So, let’s celebrate the dads in our lives this Sunday. Together with mom, they form what I call the “anthropological reality” of the family bond. The family bond is not a social construct but rather a critical element in the very nature of what it is to be human. Children need an involved mother and an involved father if they are to have the very best chance to develop into well functioning, capable adults. Happy Father’s Day!

9 Responses to Fathers are role models

  1. Thanks for being the amazing Father that you are, Dad. I know you made very intentional life decisions to have such a presence in my life and I want you to know how much I appreciate it. You certainly gave me a shining example of what I should look for in a husband and in the man I wanted to be the father of my own children someday. Thanks for always being there as a guide and as an inspiration to dream great dreams even if it means taking the (sometimes bumpier!) road less traveled.

    • Juliana – I appreciate your sweet thoughts. Nothing in my life has ever compared with being your father and I’ve been fortunate enough to do some amazing things and have some fantastic experiences. You top the list! I hope the way I live my life, with all my imperfections and faults, serves as an inspiration. I can see no better gift to leave for the next generation than that. Now if someone could even out some of the bumps in that road less traveled!

  2. GREAT article! It was apparent to me very quickly after meeting you that you were a good father and husband…you have two very adoring and happy women in your life. I would take advice from you on this topic any day. Thanks for sharing your wisdom!!! oh, and that picture is pretty great too 😉

    • Thanks so much Christi. You are right, I am luckier and more blessed than I deserve. I hope that I can be helpful to parents by sharing my knowledge and experience as a child development specialist and father. So I am pleased that you see the benefit of that. And I can’t remember who took that picture but she is one amazing photographer! 🙂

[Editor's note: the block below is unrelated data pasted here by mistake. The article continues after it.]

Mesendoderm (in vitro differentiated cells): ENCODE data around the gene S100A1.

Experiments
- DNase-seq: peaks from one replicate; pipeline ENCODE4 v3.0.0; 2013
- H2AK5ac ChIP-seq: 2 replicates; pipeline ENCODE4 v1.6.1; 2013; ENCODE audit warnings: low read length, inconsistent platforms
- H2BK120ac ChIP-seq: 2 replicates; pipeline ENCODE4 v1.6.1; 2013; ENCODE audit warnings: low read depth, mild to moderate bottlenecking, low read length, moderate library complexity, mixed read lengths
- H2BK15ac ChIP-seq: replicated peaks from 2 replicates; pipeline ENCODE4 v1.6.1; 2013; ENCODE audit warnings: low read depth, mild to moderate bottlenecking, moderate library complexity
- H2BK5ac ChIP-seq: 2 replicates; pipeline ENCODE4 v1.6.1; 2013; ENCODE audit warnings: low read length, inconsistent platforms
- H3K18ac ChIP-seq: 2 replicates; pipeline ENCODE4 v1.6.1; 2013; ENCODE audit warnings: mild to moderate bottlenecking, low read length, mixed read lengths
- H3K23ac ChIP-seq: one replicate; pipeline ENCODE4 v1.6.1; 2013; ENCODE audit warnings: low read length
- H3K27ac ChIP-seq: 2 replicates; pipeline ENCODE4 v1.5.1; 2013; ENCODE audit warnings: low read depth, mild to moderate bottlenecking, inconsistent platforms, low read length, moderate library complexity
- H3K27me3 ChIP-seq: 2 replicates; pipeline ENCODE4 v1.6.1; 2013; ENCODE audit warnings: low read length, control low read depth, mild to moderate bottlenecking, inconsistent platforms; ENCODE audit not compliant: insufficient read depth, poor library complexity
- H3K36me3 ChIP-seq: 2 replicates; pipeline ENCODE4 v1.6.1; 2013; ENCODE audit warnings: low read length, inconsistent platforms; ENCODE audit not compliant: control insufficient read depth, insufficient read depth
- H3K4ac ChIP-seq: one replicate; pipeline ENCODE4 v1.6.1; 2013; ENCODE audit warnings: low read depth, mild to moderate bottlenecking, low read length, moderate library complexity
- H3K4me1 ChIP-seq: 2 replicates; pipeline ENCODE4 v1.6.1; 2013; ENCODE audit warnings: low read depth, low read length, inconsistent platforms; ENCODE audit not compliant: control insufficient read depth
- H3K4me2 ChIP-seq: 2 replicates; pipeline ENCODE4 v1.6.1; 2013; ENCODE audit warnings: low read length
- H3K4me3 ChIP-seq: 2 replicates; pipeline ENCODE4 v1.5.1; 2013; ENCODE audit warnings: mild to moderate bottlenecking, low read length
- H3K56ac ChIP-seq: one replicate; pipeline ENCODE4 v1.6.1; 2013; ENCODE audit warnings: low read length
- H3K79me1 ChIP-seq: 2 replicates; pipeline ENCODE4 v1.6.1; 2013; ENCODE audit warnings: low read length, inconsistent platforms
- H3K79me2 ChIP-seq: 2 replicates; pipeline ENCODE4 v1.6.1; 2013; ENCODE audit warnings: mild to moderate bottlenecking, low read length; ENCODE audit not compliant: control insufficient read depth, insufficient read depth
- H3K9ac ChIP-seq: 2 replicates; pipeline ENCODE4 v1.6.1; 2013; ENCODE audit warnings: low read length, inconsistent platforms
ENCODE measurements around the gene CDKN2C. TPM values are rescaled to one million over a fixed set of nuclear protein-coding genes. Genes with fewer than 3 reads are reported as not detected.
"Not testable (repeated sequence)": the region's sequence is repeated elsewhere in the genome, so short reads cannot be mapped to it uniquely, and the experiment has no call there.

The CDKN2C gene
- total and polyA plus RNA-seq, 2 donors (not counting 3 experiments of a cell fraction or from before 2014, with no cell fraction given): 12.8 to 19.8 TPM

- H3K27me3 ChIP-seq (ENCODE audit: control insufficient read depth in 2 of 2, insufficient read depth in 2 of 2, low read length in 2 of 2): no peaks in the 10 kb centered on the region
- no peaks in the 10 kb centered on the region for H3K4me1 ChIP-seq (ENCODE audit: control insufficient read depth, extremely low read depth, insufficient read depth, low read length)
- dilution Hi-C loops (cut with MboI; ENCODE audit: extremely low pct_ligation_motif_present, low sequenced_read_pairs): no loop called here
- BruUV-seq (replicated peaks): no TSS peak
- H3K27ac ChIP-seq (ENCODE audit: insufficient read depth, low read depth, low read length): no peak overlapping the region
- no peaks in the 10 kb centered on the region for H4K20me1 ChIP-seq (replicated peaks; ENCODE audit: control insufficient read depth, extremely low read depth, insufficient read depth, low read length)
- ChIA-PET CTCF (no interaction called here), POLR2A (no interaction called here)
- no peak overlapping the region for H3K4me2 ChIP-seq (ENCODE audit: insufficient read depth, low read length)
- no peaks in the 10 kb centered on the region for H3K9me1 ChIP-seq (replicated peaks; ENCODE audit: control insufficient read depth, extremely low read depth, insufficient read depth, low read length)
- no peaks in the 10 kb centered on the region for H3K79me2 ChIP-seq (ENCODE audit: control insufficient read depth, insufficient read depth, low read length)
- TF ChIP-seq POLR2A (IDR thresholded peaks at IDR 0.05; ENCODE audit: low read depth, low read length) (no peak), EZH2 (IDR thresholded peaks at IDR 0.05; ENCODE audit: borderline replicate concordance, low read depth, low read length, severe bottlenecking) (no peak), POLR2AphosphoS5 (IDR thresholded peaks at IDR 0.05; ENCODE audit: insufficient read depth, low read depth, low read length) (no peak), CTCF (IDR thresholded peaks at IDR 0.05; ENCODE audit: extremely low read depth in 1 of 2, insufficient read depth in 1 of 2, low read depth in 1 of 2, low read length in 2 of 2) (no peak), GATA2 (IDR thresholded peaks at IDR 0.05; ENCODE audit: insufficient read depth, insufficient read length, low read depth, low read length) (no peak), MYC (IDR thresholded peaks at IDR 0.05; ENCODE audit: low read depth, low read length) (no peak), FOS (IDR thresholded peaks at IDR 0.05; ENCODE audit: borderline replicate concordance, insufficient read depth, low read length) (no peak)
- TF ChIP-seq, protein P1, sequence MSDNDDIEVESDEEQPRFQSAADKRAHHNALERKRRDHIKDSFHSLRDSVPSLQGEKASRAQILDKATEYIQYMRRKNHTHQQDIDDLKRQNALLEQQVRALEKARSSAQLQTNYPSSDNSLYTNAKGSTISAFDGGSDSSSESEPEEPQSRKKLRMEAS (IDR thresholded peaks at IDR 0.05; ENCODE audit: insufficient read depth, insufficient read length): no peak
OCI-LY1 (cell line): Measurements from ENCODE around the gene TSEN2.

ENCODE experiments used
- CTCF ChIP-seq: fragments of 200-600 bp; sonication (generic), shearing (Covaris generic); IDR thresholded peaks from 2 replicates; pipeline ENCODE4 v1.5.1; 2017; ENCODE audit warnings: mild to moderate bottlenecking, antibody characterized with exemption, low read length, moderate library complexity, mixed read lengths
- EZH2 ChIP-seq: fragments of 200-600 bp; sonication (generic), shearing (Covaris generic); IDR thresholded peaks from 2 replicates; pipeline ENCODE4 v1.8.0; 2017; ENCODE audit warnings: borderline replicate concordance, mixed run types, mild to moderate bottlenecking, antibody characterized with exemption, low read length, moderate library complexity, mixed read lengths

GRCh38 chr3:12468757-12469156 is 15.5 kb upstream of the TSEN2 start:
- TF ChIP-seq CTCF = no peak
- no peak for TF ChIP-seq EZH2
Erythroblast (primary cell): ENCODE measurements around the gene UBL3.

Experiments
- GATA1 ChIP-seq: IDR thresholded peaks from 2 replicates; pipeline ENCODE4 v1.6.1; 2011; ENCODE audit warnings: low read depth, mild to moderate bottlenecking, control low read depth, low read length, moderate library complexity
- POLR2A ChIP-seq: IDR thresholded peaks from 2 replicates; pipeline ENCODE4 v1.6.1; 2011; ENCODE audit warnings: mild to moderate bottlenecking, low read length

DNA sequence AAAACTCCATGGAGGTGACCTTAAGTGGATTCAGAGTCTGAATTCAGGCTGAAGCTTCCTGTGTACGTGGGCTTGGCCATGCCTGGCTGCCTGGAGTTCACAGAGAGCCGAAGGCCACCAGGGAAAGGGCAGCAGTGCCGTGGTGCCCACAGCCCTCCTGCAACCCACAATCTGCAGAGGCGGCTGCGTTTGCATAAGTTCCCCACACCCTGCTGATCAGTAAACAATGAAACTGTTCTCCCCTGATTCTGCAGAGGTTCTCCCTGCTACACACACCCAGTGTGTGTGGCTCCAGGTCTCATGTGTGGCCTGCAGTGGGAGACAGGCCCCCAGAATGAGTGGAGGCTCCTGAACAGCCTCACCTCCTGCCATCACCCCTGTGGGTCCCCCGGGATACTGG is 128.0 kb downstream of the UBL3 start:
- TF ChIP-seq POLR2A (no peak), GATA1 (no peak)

• Three cheers to Christi for capturing these precious father/daughter moments on our wedding day. Best wedding photographer around! Hurray for Rawsii. 🙂

    • Chris – Thanks, I’m glad you enjoyed it. I’m happy that you recognize how your dad influenced you. So often we take those lessons for granted and don’t appreciate their significance. Good to keep in mind when you do become a father one day.

  3. Nice article!!!this article depicts ur love and affection for ur daughter and which also made me to think about my dad who just passed away. As a daughter i miss him alot…We have also written article about importance of father’s participation in child rearing in our blog…kindly give ur views about the same..


    • Thanks so much Anitha. I am so sorry for your loss. I hope that all of the wonderful memories you have of your father help you to heal from the pain. I will definitely read your article and am happy to share my thoughts. Hope to see you here again. Charlie